BAYSIDE, Queens (WABC) -- Valerie D'Antonio of Bohemia didn't think much of it when her six-year-old daughter Emma told her last August her leg was bothering her. They got in the car to drive to Pennsylvania for vacation. Emma's leg got worse.
"She kept tripping and falling, and we didn't know what had happened because there was no reason for that to happen, and by the end of the night her leg was just hanging. It looked dislocated," D'Antonio said.
Emma's family rushed her to an emergency room where a doctor gave Valerie D'Antonio alarming news.
"He said, 'If we don't airlift your daughter to a hospital now, she's not going to live through the ride home,'" D'Antonio recounted in tears to Eyewitness News reporter Kristin Thorne.
It was a similar story for six-year-old Austin Bird, of Merrick.
In September, he came down with strep throat, spiked a fever and a few days later he was limping.
"If I asked him to get something, he would start to crawl," said mother Jamie Bird.
Bird called the pediatrician who said Austin had to go to an emergency room right away. By the time Austin got there he began to lose complete control of his arms and legs.
Both Emma and Austin were diagnosed with Acute flaccid myelitis, also known as AFM. It's a rare condition which affects the nervous system, specifically the spinal cord. The condition causes weakness in the muscles and reflexes.
The Centers for Disease Control has reported a large increase in AFM cases since 2014. Still, the CDC estimates that less than one to two in a million children in the U.S. get AFM every year. Little is known about the disease - how it's contracted and how to recover from it.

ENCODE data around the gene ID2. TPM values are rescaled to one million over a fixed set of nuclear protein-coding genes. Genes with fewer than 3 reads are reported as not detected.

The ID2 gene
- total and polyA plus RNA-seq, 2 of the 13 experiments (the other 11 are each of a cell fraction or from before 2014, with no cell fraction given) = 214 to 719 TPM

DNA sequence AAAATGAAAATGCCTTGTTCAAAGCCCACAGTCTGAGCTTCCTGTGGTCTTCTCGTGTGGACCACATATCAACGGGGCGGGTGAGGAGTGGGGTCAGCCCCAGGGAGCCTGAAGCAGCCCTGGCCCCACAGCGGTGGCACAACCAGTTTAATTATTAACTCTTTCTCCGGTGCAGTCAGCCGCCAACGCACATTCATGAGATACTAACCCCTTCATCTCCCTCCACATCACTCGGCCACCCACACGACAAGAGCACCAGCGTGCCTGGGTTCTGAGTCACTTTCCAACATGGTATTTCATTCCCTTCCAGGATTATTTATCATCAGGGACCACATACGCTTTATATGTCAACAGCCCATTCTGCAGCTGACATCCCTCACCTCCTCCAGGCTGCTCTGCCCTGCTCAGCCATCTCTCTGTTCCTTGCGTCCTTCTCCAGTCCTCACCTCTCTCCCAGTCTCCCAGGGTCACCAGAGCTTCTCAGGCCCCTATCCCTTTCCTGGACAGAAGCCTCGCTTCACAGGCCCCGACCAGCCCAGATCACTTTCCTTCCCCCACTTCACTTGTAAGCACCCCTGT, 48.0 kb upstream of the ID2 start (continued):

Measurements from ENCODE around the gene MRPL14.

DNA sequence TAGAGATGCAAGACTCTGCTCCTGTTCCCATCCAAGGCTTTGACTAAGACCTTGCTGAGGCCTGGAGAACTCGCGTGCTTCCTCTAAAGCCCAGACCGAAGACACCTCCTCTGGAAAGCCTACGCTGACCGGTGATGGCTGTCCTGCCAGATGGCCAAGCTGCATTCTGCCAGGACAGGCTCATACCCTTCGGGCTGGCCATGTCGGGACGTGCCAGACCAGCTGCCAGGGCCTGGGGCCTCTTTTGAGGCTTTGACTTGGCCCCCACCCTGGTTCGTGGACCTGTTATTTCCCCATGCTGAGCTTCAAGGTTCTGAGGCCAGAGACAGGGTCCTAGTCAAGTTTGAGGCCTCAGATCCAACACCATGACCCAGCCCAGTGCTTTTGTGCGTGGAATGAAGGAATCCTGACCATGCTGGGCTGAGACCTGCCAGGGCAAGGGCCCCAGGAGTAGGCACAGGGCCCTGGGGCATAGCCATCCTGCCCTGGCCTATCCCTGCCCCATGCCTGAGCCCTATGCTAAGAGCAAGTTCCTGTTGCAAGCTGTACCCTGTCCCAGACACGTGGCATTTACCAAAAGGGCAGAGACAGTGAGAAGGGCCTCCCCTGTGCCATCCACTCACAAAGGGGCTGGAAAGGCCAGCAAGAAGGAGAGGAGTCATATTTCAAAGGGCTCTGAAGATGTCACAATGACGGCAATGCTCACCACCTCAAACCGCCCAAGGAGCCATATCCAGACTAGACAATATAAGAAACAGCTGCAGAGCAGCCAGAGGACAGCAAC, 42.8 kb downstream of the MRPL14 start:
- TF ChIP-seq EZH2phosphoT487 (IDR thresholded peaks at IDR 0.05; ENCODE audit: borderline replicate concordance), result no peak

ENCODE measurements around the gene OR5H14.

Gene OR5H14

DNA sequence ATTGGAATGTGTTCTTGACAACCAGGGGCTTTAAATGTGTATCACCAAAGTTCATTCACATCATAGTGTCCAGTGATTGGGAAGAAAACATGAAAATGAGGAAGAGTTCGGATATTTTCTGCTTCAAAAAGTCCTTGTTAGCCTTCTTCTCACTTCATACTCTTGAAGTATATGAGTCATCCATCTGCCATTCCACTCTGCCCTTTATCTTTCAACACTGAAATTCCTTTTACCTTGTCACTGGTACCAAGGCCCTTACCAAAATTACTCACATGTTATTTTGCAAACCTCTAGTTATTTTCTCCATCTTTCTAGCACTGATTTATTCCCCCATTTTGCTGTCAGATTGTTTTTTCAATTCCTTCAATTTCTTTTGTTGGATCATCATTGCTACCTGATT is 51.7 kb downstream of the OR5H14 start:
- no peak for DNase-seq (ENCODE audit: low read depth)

Symptoms of AFM include sudden onset of arm or leg weakness, difficulty moving the eyes or difficulty swallowing or slurred speech. The onset of AFM is typically preceded by a mild respiratory illness or fever.
Emma and Austin have been receiving a specialized therapy at St. Mary's Hospital for Children in Bayside to help restore movement in their limbs.
The therapy, known as locomotor therapy, is an activity-based therapy to help improve and recover movement in the extremities. It's typically used in patients with spinal-cord injuries. St. Mary's Hospital for Children is the only medical facility in the Tri-State area which offers locomotor therapy.
"We believe that recovery is possible," said Tiffany Damers, the hospital's Director of Rehabilitation Services.
Emma and Austin go to therapy five days a week for 90-minute sessions.
"Everyday there's an improvement of something," Valerie D'Antonio said. "She can hold her head up, her arms. She can lift weights. She can swim. She wants to get better, nothing is going to stop her."
Jamie Bird said Austin has also shown great improvement since starting the therapy.
"When he first got out of the hospital, he was very floppy. He couldn't sit on his own. I'd go to give him a bath, and he'd fall over," she said. "He can now sit on his own. He can reach for things. He went on a swing the other day."
The therapy is labor-intensive, requiring four specially-trained therapists per patient.
Physical therapist Kelly Dougherty said the goal is to restore Emma and Austin's physical independence and confidence.
"We're finding day-by-day here, there's a lot of hope" she said.
Damers said four people are currently enrolled in the locomotor therapy program at St. Mary's and three people are on the waiting list. She said the hospital is hiring staff in order to treat more people.
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